Tasting Wine: Wine goes well with barbecue

Just because I sold my charcoal grill in a garage sale doesn’t mean I believe everyone has to forgo this Fourth of July tradition. If there is one thing that unites Americans across all political lines, from sea to shining sea, it’s that barbecuing is A-OK. (Isn’t a propane tank kind of like the Prius of grills?)

The old standard with burgers and ribs is zinfandel. With its lavish berry fruit and heightened spice, it indeed goes well with meat and, more importantly, hickory sauce. Syrah, another grape that offers fruit and spice, is a great substitute when a zinfandel is not on hand. So is grenache, the most widely planted red wine grape in the world.

But barbecuing isn’t always about throwing a slab of meat on the grill. Depending on what you’re grilling, white wines or rosé might actually be the way to go. Nothing is as good with corn on the cob as a well-balanced but buttery chardonnay. I kid you not — sauvignon blanc-semillon blends are great with grilled shrimp. Rosé and grilled summer squash or red peppers are a beautiful thing.

For those having a vegetarian or fish grill, or those who just don’t feel like drinking red wine, here are a few wines to enjoy during the holiday:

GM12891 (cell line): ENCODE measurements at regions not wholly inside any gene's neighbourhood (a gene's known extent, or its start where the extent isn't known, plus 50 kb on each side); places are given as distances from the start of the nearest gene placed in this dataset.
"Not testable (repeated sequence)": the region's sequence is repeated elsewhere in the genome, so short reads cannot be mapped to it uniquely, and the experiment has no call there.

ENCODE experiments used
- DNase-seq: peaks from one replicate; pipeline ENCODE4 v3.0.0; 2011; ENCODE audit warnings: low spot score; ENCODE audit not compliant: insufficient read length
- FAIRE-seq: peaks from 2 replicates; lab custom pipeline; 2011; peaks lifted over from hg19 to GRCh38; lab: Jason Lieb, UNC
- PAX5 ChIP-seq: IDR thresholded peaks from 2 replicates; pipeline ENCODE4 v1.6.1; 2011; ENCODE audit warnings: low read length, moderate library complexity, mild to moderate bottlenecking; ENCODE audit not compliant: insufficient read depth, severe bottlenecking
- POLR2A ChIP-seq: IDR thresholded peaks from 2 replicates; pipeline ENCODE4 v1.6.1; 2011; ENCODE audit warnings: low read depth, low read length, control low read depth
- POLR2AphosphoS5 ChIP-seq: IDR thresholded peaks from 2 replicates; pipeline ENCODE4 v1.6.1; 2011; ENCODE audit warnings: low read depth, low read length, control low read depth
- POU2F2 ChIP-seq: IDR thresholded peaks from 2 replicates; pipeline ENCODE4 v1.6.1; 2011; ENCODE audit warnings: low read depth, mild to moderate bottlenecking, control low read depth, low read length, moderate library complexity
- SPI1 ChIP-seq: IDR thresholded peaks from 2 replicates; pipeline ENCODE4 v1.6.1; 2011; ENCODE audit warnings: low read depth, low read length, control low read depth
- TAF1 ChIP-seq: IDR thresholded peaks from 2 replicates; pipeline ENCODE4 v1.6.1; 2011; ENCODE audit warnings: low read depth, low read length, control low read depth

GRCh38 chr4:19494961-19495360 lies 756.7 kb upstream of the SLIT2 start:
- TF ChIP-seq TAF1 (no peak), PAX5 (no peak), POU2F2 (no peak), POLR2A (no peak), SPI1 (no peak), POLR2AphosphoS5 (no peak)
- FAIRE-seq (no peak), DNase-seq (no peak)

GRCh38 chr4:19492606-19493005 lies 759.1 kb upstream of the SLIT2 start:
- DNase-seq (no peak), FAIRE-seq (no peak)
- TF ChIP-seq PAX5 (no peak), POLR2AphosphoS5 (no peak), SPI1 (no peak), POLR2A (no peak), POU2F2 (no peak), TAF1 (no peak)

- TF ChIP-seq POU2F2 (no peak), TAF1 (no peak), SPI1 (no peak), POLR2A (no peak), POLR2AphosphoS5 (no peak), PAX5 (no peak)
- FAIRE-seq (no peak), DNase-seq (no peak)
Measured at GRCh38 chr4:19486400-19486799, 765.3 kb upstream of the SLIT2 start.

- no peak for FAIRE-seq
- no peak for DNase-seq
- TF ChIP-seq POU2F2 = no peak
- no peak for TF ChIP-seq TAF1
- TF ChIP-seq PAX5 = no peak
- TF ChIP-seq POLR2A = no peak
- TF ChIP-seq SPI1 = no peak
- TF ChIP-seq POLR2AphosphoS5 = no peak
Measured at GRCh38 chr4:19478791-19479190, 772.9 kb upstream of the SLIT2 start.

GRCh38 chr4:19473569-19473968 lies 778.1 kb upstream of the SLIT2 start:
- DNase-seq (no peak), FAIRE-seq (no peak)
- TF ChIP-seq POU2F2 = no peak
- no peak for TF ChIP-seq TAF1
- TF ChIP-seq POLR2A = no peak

The Ojai Vineyard Rosé, 2007 (California): In the 15 years since I was first introduced to The Ojai Vineyard’s wines, I’ve never been disappointed in any one I sampled, be it a single vineyard pinot noir or a simple rosé. Made from grenache, mourvedre, syrah and sauvignon blanc, this exceptionally charming wine has lively acidity, bright strawberry fruit and hibiscus flavors. Suggested retail: $15

Chateau Rollat Semillon, 2007 (Walla Walla Valley, Washington): Chateau Rollat’s wines are really good across the board; this may be the most intriguing white wine from the United States I’ve tasted so far this year. Christian LeSummer of Latour and Domaines des Baron Rothchilds fame consults, and the Bordeaux influence is duly noted, even in this white wine. Semillon shares some of sauvignon blanc’s grassy character; that is the case here. Yet this also has beeswax and vanilla, without seeming heavy or cloying. Suggested retail: $25

De Tierra Vineyards Chardonnay, Monterey Estate, 2006 (Monterey, California): Nestled between Carmel Valley and the Santa Lucia Highlands, De Tierra has a pretty cool microclimate that allows grapes to retain good acidity. This chardonnay goes through 100 percent malolactic fermentation, which contributes to its buttery character. At the same time, the acid keeps it in check texturally, giving it a nice, fresh mouth feel. Suggested retail: $25

Pamela S. Busch is the wine director and proprietor of CAV Wine Bar & Kitchen in San Francisco.

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